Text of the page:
“Nobody escapes being wounded. We are all wounded people, whether physically, emotionally, mentally, or spiritually. The main question is not, ‘How can we hide our wounds?’ so we don’t have to be embarrassed, but ‘How can we put our woundedness in the service of others?’ When our wounds cease to be a source of shame, and become a source of healing, we have become wounded healers.” ~ Henri Nouwen
I often find myself asking a client, “Which coping skill did you or could you have used?” in response to a story in which said client was in emotional distress and then acted in some way that was damaging to relationships, their health, their ultimate goal, or their self-respect. I later find myself engaging in similarly unhelpful behaviors after I “punch my time card” – isolating myself from my support system when feeling depressed or existentially confused, numbing out on a Netflix binge to distract from loneliness, or anticipating the end of my sessions so I can open that nice bottle of pinot in the kitchen knowing that it will “take the edge off.”
It is no secret that helping professionals in varied fields often suffer their own periods of distress and mental health crises. Clay Siebert & Siebert (2007) even explored how heavily identifying as a professional caregiver increases the risk of experiencing personal distress. It is also a common, not-too-far-off assumption that people go into the field of psychology to figure out their own histories of trauma or mental health struggles. Have you ever heard that doctors are the worst patients?
Part of being resilient as providers, is being able to adapt to difficult factors, both external and internal. That means taking our own advice. That means practicing deep breathing when we notice our achy, tense shoulders or being irritable with coworkers, family, or friends. That means making sure we invest our time in things that are rejuvenating instead of mind-numbing and distracting. That means catching yourself when starting to get sucked into social media and playing the comparison game. Our own internal suffering and struggles can serve as a point of connection with our clients, making us that much more relatable and compassionate when clients share about how much work it is to be in therapy and deal with their stuff. YES! It is! And we have to do the work too.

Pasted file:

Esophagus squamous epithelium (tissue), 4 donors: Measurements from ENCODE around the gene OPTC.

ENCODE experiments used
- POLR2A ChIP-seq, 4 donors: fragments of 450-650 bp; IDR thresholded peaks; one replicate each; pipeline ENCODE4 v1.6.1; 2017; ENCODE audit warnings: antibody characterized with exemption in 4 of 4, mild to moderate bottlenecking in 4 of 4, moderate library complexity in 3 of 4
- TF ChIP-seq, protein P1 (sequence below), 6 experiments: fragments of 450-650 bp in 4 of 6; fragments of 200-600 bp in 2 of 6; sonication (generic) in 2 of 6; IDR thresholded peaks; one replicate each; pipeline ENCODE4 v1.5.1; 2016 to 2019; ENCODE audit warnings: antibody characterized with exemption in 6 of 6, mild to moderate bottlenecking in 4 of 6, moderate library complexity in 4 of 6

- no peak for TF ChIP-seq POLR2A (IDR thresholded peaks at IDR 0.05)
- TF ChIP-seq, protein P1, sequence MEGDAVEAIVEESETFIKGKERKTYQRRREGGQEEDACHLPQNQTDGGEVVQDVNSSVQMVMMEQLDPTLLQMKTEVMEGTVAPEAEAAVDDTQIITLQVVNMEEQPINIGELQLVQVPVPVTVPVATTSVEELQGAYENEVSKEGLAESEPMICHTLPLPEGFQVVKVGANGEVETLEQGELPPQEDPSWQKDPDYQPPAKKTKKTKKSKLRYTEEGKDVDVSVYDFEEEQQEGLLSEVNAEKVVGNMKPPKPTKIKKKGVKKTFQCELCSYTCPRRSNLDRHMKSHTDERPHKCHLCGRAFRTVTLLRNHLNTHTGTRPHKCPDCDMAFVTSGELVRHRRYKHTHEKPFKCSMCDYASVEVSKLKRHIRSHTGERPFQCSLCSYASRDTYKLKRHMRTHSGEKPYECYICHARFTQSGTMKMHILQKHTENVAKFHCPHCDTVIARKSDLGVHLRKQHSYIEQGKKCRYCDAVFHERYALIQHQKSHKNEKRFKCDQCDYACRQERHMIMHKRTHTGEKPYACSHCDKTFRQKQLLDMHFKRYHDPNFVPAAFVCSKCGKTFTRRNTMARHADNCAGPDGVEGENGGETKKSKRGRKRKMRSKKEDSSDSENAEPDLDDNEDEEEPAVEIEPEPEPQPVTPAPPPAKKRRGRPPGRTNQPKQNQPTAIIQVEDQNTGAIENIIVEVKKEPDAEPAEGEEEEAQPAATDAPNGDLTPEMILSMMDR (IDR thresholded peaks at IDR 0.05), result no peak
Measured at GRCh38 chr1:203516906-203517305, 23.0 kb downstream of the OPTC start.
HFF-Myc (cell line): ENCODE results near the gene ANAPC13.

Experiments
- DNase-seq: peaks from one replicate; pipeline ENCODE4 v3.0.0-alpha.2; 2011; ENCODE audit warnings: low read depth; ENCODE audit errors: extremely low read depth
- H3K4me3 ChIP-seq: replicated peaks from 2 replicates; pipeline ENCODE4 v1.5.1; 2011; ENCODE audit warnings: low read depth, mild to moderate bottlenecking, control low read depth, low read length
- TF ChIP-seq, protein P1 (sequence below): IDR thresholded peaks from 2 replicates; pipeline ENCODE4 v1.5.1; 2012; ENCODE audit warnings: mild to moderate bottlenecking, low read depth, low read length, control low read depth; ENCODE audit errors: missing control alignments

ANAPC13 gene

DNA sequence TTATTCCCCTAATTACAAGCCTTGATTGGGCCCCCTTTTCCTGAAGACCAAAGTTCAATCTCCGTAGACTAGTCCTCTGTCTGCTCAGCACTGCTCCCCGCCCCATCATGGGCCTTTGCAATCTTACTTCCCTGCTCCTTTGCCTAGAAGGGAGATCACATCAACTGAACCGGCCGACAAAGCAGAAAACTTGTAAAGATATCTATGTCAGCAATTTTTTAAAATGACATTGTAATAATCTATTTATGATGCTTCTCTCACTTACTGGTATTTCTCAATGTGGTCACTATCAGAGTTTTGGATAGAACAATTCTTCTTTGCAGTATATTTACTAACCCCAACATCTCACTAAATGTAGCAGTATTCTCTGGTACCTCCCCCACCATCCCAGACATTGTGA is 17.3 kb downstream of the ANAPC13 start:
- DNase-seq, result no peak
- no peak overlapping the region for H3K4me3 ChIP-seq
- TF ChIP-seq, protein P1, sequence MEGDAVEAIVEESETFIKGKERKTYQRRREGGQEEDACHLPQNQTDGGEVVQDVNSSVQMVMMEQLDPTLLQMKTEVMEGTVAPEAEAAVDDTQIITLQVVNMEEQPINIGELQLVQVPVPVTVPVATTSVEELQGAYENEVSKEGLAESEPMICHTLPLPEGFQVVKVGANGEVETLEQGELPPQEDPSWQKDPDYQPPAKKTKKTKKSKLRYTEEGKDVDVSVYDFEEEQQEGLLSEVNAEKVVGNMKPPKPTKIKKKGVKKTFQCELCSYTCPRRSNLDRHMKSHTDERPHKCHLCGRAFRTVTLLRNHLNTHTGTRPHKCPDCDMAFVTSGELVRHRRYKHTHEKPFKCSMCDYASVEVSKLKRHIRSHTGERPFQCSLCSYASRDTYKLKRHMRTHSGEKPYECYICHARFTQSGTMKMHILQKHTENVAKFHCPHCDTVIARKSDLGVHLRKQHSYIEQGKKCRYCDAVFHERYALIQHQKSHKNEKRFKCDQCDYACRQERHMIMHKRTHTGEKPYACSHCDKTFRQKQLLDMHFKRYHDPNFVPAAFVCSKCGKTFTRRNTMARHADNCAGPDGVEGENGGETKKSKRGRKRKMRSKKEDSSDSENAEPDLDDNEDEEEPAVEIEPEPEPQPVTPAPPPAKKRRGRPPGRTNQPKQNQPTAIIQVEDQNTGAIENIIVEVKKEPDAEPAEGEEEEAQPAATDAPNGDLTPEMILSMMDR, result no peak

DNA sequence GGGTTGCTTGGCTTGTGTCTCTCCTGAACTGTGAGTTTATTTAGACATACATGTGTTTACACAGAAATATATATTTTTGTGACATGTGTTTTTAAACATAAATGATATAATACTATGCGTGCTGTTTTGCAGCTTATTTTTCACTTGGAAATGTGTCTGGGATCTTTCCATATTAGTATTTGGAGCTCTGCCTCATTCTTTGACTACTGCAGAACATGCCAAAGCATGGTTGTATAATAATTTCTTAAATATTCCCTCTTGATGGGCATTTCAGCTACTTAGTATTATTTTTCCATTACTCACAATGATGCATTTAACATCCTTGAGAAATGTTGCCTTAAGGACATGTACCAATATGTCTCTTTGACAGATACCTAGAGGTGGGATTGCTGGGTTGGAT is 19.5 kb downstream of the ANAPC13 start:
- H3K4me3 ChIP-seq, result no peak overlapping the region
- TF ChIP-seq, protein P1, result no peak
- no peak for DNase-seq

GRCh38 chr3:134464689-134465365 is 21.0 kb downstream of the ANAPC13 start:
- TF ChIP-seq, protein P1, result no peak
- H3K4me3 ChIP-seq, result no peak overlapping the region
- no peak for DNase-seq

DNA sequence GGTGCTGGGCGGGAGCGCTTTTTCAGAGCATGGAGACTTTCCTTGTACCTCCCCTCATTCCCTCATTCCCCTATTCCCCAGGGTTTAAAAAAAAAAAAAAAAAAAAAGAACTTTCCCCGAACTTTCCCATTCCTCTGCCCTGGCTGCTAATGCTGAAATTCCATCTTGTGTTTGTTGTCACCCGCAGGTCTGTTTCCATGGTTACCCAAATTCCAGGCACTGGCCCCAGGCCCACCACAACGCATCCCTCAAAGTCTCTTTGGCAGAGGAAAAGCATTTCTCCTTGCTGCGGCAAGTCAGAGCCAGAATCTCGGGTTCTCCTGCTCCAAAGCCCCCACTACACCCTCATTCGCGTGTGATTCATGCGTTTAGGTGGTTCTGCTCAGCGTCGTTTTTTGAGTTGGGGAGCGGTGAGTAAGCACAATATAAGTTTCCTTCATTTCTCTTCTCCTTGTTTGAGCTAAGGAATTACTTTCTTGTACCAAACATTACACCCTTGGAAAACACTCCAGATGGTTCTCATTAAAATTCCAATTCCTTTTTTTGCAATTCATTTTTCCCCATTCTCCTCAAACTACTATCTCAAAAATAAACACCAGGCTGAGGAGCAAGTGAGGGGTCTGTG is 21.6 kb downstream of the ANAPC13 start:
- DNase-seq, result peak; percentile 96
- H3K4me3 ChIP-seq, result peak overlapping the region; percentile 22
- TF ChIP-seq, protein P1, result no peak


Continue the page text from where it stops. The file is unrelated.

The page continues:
Sitting on the Other Side
I have my own list of coping skills on my fridge for use when I’m in emotional distress, bordering on a crisis, created with my own therapist. Some of my options include laying in bed petting my cats, coloring, or plunging my face in cold water. In Linehan’s Dialectical Behavior Therapy (DBT), these coping skills are part of Distress Tolerance Skills, which are designed for a short-term, quick decrease of distress, so that other skills like problem solving or other strategies can be used. I use DBT with most of my clients and have found the concepts and skills helpful personally. I am drawn to DBT because of its core belief of balancing acceptance and change, and because of its user-friendly skills.
I’m thankful for my own experience of being supported and validated by a skilled clinician who regularly helps me talk my feelings out while identifying and celebrating the use of “more adaptive” coping strategies. He helps me make a plan to use alternative sources of support, and encourages my plans to listen to music instead of the news podcast that has been triggering my existential anxiety. He has helped me identify patterns that have led to me prioritizing various activities, including daily mindfulness, that keep me centered and in balance. I believe the fact that I have been assisted by a few “master” (in my opinion) clinicians, makes me a better clinician for my own clients. Many counseling and psychology programs require their students to do a short stint of therapy, as a criteria to graduate, but not all. I strongly believe in therapists having their own therapists, whether it’s a weekly appointment or a less frequent check in. Investing in our own healing, self awareness, and improved personal relationships all contribute to the level of resilience we can exhibit and model for others.